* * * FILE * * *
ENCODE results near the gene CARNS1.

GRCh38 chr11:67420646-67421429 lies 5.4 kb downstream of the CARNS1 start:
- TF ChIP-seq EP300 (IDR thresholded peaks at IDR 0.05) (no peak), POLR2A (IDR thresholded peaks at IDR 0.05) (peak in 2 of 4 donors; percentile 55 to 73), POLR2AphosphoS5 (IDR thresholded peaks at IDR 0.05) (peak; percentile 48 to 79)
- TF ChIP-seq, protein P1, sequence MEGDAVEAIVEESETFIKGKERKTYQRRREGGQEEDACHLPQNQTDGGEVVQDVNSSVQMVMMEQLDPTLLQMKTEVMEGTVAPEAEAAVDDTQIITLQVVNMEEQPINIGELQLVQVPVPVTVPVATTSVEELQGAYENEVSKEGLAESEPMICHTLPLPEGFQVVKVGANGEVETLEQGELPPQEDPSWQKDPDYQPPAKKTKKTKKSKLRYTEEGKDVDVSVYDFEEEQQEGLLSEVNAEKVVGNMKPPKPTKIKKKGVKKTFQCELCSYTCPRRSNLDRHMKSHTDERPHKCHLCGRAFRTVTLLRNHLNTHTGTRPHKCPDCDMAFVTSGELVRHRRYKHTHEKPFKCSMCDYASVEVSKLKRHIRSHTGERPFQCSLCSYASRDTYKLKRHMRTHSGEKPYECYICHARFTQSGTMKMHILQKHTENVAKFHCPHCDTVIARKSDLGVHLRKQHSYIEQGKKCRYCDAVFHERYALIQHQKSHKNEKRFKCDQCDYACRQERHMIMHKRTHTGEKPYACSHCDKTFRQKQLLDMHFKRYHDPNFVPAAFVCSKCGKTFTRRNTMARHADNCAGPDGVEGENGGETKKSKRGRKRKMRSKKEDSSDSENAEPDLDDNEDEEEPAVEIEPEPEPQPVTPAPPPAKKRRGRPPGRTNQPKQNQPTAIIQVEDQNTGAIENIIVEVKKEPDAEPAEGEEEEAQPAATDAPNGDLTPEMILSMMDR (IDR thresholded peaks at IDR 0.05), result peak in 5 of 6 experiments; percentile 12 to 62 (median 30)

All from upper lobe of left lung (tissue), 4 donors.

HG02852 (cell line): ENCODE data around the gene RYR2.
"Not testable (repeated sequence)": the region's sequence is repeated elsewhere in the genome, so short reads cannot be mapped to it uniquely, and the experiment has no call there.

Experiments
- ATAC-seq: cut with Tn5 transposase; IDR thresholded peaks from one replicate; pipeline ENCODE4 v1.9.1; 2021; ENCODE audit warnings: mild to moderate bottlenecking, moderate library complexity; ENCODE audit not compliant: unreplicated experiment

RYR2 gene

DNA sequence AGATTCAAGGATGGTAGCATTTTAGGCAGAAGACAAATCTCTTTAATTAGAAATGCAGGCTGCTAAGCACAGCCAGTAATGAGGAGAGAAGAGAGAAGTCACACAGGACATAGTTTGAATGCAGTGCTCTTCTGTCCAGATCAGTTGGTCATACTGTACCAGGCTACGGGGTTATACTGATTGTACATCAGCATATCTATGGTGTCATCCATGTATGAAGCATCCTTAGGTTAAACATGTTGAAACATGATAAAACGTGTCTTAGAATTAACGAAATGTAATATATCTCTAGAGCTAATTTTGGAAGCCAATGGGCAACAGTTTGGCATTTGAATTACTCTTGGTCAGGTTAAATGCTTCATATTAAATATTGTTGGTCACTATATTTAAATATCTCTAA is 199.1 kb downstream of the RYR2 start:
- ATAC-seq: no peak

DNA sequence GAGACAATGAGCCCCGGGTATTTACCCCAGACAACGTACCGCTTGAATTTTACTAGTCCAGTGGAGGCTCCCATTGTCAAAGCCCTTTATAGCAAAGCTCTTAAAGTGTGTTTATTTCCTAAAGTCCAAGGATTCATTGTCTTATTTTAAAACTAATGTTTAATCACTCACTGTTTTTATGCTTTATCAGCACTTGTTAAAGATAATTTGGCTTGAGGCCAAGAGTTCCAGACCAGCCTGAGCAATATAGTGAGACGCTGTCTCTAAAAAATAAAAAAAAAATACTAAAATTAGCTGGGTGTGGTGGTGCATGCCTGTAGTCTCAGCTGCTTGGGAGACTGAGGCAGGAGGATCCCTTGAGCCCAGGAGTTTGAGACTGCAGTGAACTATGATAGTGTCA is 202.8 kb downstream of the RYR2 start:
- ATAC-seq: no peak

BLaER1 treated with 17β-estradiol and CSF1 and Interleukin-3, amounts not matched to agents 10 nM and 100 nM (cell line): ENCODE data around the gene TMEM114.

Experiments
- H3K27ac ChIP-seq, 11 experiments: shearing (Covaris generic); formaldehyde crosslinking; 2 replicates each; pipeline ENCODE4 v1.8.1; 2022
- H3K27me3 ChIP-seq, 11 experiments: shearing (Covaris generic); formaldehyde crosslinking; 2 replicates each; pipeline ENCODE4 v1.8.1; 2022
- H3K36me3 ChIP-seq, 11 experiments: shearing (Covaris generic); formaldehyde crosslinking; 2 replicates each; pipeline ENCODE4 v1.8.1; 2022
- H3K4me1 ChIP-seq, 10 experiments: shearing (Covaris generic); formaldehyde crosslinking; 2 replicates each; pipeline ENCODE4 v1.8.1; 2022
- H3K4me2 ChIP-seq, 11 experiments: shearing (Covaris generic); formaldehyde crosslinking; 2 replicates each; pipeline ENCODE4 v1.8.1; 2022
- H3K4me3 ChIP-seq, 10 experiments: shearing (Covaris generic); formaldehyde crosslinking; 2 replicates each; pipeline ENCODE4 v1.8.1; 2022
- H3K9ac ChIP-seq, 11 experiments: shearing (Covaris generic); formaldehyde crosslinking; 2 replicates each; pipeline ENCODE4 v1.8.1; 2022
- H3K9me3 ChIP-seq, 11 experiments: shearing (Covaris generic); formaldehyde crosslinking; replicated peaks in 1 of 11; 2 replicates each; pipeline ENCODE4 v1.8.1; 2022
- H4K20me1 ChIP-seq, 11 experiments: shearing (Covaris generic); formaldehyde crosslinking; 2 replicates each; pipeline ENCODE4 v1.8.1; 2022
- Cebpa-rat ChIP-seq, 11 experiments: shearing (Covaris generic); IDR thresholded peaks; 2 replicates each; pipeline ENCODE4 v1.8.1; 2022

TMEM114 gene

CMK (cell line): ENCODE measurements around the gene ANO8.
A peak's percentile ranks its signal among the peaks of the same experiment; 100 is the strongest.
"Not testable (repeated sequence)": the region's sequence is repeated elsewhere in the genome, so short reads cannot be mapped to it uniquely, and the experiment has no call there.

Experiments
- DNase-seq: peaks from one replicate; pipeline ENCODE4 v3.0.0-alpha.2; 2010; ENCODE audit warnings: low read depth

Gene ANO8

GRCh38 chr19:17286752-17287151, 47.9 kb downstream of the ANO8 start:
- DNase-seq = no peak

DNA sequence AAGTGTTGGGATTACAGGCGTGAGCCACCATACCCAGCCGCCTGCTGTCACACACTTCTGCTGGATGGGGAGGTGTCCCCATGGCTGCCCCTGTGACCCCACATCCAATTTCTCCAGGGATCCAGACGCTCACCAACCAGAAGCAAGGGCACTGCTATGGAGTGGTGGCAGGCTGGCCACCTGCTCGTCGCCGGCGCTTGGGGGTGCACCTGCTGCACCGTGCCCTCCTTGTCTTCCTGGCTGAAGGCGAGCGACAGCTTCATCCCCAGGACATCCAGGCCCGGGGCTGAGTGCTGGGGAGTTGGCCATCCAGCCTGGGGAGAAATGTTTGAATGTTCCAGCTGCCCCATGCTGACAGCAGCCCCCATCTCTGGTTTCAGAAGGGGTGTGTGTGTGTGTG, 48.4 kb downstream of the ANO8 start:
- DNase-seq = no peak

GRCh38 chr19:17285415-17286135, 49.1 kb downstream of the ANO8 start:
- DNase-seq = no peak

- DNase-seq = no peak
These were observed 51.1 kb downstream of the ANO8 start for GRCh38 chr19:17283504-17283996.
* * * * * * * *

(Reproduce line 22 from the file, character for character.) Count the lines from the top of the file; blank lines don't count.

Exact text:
- H3K4me3 ChIP-seq, 10 experiments: shearing (Covaris generic); formaldehyde crosslinking; 2 replicates each; pipeline ENCODE4 v1.8.1; 2022